One of the things they don’t tell you about when you start going to Athabasca University is once you graduate, you’ll be invited to various alumni events. Last week, I went to a reception in honour of the 2015 Athabasca University Alumni Awards Recipients. This year, the awards went to Sarah Lynn Stephens (Volunteer Service), Christopher Horn (Rising Star), and Kathleen Kelava (Future Alumni). Their accomplishments are impressive, and the awards were well chosen.
If you get a chance to attend one of these events, you absolutely should, even if only for a few minutes, simply to sample the menu that they put out. Two tables were full of tasty treats, from two kinds of sliders (a meat and a vegetarian option), some sort of dumpling, and a full table of desserts holding everything from delicious looking brownies to single-spoon serving sized crème brûlée. Had I been thinking, I would have grabbed a picture. Next year.
Plus, you’ll get a chance to meet some high-level academics and some of the administration of AU, which, if you’re better at networking than I am, could prove to be a solid opportunity.
Unfortunately, I didn’t stay very long, as, to be honest, I always feel out of place at any of these sorts of events. When I walk into a room of strangers, many in suit and tie, I somehow always feel like I’m just a kid intruding on the domain of adults, even though I’m in my mid-40s. I have yet to figure out how to silence that little voice in the back of my head that questions why I think I should consider myself an equal to these obviously professional people.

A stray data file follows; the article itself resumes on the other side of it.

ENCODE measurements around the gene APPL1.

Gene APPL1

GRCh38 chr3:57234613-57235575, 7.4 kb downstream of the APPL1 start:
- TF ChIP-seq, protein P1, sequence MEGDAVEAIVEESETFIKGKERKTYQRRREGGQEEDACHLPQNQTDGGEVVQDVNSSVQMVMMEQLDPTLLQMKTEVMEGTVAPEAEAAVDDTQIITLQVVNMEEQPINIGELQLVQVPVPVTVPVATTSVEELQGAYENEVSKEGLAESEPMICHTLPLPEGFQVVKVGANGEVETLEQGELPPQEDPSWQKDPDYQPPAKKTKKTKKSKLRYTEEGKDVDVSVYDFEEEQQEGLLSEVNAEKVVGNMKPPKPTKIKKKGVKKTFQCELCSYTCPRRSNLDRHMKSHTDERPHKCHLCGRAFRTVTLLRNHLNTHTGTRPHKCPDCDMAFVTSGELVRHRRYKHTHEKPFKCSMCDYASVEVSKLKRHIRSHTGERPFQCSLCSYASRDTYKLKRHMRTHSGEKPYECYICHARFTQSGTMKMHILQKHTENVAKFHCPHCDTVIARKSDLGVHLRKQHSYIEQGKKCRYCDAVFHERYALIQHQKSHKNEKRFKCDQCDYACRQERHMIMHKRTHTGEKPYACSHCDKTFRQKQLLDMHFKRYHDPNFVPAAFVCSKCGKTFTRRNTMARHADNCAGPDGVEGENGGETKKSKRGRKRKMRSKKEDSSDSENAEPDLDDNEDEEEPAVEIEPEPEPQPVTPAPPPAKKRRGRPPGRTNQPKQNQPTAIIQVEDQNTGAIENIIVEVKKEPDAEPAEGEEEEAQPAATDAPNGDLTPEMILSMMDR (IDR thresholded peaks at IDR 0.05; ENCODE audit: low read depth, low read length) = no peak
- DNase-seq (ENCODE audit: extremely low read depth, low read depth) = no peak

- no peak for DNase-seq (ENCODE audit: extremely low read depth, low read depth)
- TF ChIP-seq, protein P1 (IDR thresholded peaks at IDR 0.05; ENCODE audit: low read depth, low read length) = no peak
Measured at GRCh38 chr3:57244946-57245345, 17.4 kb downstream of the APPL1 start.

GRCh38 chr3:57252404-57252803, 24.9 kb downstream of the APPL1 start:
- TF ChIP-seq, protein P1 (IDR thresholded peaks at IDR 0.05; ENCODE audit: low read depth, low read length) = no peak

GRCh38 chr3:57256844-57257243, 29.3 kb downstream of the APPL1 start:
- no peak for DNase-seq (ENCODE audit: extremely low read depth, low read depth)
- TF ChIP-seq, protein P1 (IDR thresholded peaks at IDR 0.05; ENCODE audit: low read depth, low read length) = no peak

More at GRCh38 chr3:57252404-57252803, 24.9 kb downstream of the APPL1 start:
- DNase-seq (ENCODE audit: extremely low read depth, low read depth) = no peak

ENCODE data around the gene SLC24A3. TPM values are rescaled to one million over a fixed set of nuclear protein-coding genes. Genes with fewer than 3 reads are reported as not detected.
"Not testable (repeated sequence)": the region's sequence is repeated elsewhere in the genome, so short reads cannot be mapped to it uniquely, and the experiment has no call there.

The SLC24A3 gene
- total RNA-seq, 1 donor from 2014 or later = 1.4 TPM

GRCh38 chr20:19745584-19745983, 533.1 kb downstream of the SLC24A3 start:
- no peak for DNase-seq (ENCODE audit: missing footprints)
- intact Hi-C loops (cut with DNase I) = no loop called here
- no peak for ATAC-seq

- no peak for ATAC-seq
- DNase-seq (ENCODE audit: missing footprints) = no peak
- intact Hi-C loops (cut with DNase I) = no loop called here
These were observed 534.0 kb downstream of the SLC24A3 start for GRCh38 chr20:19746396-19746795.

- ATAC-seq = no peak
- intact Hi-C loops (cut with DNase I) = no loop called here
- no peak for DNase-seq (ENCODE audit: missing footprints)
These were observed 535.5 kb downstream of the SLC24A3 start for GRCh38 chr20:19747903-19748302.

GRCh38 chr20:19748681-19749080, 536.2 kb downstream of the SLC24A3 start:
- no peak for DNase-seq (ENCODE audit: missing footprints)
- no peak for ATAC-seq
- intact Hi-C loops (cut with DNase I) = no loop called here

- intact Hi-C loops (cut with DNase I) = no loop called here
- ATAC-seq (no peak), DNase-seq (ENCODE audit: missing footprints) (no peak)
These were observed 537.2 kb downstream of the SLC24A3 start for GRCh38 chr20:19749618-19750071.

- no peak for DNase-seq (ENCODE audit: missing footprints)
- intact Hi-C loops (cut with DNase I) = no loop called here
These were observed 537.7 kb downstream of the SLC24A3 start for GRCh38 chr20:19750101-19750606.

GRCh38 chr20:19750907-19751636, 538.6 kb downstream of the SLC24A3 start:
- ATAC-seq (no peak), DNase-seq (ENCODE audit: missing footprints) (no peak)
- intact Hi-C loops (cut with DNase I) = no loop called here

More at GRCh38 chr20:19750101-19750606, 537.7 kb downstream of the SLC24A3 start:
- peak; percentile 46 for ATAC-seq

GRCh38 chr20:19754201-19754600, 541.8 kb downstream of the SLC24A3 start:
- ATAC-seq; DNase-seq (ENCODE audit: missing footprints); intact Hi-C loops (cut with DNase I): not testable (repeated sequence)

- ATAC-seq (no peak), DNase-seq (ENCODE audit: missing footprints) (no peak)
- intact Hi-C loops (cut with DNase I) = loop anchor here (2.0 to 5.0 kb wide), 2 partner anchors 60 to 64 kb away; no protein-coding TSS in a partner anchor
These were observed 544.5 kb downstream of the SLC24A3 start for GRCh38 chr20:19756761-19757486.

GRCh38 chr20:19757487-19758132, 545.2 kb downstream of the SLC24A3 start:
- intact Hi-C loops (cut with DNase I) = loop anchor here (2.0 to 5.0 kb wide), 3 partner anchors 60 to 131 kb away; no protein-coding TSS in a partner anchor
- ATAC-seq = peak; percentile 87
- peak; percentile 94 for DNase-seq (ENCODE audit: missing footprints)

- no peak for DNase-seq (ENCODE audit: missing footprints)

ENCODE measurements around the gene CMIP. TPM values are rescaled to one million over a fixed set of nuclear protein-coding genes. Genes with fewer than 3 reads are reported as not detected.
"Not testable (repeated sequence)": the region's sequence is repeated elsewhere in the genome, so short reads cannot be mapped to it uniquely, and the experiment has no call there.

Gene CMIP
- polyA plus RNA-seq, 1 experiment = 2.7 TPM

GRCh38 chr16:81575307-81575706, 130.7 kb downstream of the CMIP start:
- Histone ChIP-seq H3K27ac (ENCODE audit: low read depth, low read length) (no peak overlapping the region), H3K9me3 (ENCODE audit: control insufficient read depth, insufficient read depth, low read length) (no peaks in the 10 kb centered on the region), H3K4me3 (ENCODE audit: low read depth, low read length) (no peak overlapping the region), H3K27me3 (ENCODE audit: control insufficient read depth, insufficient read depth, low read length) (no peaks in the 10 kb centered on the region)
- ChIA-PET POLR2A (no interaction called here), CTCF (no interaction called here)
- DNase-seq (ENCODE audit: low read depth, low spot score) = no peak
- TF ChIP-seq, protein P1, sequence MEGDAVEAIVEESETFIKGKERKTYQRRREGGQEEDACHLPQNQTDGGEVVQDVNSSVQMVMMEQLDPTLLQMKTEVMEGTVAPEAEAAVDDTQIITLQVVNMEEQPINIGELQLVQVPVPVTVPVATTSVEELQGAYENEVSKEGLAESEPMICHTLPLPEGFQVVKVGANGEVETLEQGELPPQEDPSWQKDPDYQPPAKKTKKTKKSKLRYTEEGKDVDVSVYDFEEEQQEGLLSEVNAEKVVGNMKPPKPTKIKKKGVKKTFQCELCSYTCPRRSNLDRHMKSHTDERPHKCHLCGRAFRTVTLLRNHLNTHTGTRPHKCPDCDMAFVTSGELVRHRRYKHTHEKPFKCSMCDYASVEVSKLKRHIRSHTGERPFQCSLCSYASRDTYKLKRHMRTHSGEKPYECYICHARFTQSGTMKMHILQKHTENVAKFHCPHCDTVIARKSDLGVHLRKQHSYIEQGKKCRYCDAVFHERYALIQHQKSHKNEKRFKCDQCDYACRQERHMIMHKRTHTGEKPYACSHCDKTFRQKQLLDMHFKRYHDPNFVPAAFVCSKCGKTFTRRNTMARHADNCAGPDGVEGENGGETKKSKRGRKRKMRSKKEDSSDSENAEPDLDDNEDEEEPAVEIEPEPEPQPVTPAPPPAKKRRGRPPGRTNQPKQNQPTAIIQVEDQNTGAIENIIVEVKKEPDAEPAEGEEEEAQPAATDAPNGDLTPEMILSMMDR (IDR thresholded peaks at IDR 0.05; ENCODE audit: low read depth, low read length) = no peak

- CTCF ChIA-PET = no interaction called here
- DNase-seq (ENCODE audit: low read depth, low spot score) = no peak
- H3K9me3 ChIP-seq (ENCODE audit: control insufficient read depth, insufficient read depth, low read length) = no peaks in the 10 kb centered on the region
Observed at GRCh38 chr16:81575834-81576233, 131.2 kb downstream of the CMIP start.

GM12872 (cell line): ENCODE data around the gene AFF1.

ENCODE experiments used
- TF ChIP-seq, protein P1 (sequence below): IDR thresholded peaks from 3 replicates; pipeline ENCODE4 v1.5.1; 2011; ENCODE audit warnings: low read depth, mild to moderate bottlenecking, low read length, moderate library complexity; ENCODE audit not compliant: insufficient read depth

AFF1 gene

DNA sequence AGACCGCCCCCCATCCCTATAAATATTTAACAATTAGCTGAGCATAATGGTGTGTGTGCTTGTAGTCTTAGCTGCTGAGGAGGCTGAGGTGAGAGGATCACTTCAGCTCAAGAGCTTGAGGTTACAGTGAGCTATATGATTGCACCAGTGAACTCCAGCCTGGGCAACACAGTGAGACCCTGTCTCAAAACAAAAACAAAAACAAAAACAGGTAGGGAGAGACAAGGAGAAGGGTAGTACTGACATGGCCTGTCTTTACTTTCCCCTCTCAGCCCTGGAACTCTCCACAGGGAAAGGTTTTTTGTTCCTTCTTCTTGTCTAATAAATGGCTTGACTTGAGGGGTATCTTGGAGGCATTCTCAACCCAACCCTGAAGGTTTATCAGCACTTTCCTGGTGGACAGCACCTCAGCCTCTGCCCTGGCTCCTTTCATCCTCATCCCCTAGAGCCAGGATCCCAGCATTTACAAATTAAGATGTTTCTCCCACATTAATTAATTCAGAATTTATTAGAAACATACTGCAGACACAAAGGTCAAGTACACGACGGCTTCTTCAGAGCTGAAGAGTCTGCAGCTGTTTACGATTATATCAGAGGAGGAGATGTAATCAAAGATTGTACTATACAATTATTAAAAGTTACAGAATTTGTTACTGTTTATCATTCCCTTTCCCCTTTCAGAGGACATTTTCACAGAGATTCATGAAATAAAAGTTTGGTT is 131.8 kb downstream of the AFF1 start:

After all, I still play videogames and read science fiction for goodness sakes’. How can I be an adult?
Then I read this week’s Feature interview with student, flautist, and SF aficionado, Jason Bernard, who, coincidentally, is near my own age, and also plays videogames. Maybe I’m not so weird after all. And that makes me happy, because that was exactly the point of having these interviews with students like you in the first place. So that no matter where we are with our studies at AU, we can find that there are people just like us doing the same thing. Even if we’ll never meet personally, I think most people find it comforting to know they’re not the only one.
Plus, this week, Carla Knipe takes a deeper look at what the various university rankings that are coming out around now mean, and if we should really put a lot of faith in them.
I’m also happy to note we have the return of The Writer’s Toolbox, along with a solid Study Dude to help you look at your writing from the macro to the micro scale.
And, of course, our regular selection of news, reviews, and other goodies to keep you amused.
Enjoy the read!